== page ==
I would make a distinction between dried and fresh ravioli since they need to be cooked in a different way.
I would bring the water (ideally quite a large amount) to a rolling boil and salt it. Then add the ravioli and turn the burner down to half power such that the water remains hot (ca 90°C 190°F) but not boiling. In my experience using boiling water can cause the ravioli to rupture. Let the ravioli cook for the duration mentioned on the packet - start tasting one around 30s before package time is over to check if it's done.
Fresh Ravioli: Bring the water to a boil, salt it and turn off the burner before adding the ravioli. The problem with boiling water bursting the ravioli is more pronounced on fresh ravioli as they are more delicate. Add the ravioli to the water and wait for them to float - should take about 40s to 2min depending on how thick the dough is. The filling mostly just needs to be warmed up rather than cooked as it's made from eg. ricotta cheese or already stewed meat.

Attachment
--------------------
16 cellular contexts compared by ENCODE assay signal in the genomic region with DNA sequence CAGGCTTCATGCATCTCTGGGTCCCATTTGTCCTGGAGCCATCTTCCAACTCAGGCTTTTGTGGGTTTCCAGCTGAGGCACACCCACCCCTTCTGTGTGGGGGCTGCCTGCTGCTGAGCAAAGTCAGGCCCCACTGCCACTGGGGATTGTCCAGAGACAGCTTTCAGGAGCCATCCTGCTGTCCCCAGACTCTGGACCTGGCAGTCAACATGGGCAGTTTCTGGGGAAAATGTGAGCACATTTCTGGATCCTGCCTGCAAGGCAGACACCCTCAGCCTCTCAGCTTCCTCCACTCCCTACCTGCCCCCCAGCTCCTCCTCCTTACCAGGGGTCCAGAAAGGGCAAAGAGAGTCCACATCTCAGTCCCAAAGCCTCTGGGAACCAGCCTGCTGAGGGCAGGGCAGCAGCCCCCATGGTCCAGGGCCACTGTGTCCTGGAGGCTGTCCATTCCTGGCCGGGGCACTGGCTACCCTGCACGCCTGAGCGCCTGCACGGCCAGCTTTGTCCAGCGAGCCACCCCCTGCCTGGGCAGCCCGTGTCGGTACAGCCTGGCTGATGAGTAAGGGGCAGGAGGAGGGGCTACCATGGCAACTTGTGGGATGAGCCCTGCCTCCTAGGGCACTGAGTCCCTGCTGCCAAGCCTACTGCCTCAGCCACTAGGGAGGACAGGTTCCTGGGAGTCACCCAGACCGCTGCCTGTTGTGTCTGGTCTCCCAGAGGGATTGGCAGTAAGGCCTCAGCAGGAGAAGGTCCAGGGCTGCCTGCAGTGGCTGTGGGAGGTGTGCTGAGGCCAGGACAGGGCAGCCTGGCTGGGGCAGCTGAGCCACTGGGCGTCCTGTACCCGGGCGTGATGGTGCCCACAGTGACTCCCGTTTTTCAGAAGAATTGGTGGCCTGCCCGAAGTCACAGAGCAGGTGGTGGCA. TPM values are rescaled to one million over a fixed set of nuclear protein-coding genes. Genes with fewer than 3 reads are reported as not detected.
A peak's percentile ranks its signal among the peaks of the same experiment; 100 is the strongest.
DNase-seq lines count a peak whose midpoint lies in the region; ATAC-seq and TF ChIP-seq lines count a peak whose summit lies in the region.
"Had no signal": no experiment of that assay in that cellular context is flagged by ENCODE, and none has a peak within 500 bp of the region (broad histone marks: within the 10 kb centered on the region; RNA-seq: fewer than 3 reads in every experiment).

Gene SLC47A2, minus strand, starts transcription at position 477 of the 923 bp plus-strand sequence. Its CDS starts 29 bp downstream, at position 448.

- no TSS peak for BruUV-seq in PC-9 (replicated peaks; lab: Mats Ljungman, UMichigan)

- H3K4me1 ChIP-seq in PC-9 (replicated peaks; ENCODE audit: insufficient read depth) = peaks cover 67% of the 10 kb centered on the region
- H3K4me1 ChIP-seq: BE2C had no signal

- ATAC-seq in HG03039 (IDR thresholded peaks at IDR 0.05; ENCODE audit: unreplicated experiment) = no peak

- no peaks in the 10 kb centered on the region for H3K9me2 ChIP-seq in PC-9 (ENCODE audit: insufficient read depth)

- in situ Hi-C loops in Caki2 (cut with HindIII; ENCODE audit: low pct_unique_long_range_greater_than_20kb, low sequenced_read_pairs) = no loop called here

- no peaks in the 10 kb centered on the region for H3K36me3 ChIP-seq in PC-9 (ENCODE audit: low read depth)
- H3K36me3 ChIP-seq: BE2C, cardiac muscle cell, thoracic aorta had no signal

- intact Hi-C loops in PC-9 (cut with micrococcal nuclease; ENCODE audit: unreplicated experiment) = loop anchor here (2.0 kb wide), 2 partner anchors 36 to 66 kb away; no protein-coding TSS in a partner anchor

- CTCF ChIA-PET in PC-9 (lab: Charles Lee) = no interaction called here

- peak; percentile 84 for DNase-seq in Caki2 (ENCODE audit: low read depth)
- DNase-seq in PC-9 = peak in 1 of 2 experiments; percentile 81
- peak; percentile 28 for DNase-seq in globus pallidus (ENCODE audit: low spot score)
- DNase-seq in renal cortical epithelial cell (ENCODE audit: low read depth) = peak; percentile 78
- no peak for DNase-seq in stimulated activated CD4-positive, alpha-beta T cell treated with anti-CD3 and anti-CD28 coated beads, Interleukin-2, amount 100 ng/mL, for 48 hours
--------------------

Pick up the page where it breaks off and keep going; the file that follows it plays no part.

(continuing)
In general if you are worried about the timer I would recommend to rely on tasting and the look/feel of the pasta to discern if it's ready. I use the time on the box as more of a guideline since I find the time given on packets is often inaccurate anyway.